How do you make sure the respirators fit properly?
A respirator is a protective device that covers the nose and mouth or the entire face or head to guard the wearer against hazardous atmospheres. Respirators may be:
Tight-fitting - that is, half masks, which cover the mouth and nose and full facepieces that cover the face from the hairline to below the chin; or
Loose-fitting, such as hoods or helmets that cover the head completely.
In addition, there are two major classes of respirators:
Air-purifying, which remove contaminants from the air; and
Atmosphere-supplying, which provide clean, breathable air from an uncontaminated source. As a general rule, atmosphere-supplying respirators are used for more hazardous exposures.
How do you choose the correct respirator?
Choosing the right equipment involves:
Determining what the hazard is and its extent,
Considering user factors that affect respirator performance and reliability, and
Selecting an appropriate NIOSH-certified respirator.
Equipment must be used in line with specifications accompanying the NIOSH certification.
When selecting respirators, employers must consider the chemical and physical properties of the contaminant, as well as the toxicity and concentration of the hazardous material and the amount of oxygen present. Other selection factors are nature and extent of the hazard, work rate, area to be covered, mobility, work requirements and conditions, as well as the limitations and characteristics of the available respirators.
Air-purifying respirators use filters or sorbents to remove harmful substances from the air. They range from simple disposable masks to sophisticated devices. They do not supply oxygen and must not be used in oxygen-deficient atmospheres or in other atmospheres that are immediately dangerous to life or health (IDLH).
Atmosphere-supplying respirators are designed to provide breathable air from a clean air source other than the surrounding contaminated work atmosphere. They include supplied-air respirators (SARs) and self-contained breathing apparatus (SCBA) units.
The time needed to perform a given task, including the time necessary to enter and leave a contaminated area, is an important factor in determining the type of respiratory protection needed. For example, SCBAs, gas masks, or air-purifying chemical-cartridge respirators provide respiratory protection for relatively short periods. On the other hand, an atmosphere-supplying respirator that supplies breathable air from an air compressor through an air line can provide protection for extended periods.
If the total concentration of atmospheric particulates is low, particulate filter air-purifying respirators can provide protection for long periods without the need to replace the filter. Where there are higher concentrations of contaminants, however, an atmosphere-supplying respirator such as the positive-pressure SAR offers better protection for a longer period.
SARs eliminate the need for concern about filter breakthrough times, change schedules, or using end-ofservice-life indicators (ESLI) for airborne toxic materials, factors that must be considered when using air-purifying respirators.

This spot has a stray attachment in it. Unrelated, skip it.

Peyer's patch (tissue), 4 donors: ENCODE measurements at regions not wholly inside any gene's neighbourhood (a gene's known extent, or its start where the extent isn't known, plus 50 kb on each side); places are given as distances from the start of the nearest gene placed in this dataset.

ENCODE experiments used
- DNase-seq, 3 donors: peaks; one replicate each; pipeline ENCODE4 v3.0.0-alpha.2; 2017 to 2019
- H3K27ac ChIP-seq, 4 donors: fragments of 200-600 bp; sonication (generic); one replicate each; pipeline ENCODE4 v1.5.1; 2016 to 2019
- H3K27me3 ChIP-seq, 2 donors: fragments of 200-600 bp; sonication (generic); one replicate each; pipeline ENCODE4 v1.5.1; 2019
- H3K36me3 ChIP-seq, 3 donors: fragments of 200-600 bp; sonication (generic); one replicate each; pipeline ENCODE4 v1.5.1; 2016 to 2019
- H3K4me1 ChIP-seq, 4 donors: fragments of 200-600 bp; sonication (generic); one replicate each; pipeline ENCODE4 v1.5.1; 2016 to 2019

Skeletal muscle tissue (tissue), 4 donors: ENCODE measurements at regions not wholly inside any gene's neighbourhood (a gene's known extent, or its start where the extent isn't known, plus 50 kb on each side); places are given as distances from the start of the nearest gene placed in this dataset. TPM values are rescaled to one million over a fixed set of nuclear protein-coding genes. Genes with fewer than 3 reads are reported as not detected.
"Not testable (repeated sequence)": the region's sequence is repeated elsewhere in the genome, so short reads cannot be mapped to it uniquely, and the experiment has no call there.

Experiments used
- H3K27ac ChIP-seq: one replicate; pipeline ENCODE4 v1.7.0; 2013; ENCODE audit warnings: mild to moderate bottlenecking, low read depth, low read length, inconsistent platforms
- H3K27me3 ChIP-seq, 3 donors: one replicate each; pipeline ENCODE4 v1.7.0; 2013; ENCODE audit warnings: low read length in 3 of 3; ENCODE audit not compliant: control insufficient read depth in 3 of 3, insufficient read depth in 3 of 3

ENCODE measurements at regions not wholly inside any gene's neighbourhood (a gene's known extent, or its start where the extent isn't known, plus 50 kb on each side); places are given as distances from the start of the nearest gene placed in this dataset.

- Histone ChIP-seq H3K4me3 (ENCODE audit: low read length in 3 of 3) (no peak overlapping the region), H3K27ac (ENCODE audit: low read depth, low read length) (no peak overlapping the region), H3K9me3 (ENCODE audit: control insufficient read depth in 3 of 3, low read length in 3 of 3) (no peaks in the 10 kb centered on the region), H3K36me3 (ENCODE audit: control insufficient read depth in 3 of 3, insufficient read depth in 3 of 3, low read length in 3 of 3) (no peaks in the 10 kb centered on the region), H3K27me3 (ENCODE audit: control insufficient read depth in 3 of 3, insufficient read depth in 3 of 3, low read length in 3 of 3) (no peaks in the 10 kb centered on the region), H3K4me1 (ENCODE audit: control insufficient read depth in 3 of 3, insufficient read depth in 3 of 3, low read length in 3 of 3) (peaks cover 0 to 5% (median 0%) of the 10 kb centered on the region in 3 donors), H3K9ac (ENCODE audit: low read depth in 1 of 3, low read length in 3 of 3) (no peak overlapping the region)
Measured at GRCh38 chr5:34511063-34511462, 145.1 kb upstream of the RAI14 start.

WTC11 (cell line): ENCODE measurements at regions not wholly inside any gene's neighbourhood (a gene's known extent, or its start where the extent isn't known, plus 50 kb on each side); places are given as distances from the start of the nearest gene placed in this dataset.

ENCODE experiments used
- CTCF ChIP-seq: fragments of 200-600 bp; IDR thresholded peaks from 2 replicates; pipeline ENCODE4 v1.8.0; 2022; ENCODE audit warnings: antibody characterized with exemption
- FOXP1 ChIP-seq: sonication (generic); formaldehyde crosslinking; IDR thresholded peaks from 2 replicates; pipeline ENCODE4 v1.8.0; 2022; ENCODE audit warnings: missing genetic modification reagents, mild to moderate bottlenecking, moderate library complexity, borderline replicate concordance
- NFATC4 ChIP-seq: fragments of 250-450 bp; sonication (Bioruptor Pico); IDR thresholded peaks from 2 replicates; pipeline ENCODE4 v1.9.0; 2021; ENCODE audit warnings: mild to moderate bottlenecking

Respirators must not impair the worker's ability to see, hear, communicate, and move as necessary to perform the job safely. For example, atmosphere-supplying respirators may restrict movement and present other potential hazards. SARs with their trailing hoses can limit the area the wearer can cover and may present a hazard if the hose comes into contact with machinery. Similarly, a SCBA that includes a back-mounted, compressed-air cylinder is both large and heavy. This may restrict climbing and movement in tight places, and the added weight of the air cylinder presents an additional burden to the wearer.
Another factor to consider when using respirators is the air-supply rate. The wearer's work rate determines the volume of air breathed per minute. The volume of air supplied to meet the breathing requirements is very significant when using atmosphere-supplying respirators such as self-contained and airline respirators that use cylinders because this volume determines their operating life.
The peak airflow rate also is important in the use of a constant-flow SAR. The air-supply rate should always be greater than the maximum amount of air being inhaled in order to maintain the respiratory enclosure under positive pressure.
Higher breathing resistance of air-purifying respirators under conditions of heavy work may causer the user breathing difficulty, particularly in hot, humid conditions. To avoid placing additional stress on the wearer, use the lightest respirator possible that presents the least breathing resistance.
SCBAs and some chemical canister respirators provide a warning of remaining service time. This may be a pressure gauge or timer with an audible alarm for SCBAs or a color ESLI on the cartridge or canister. The user should understand the operation and limitations of each type of warning device. For the many gas masks and chemical-cartridge respirators with no ESLI devices, the employer must establish and enforce a cartridge or canister change schedule. In addition, employees should begin each work shift with new canisters and cartridges.
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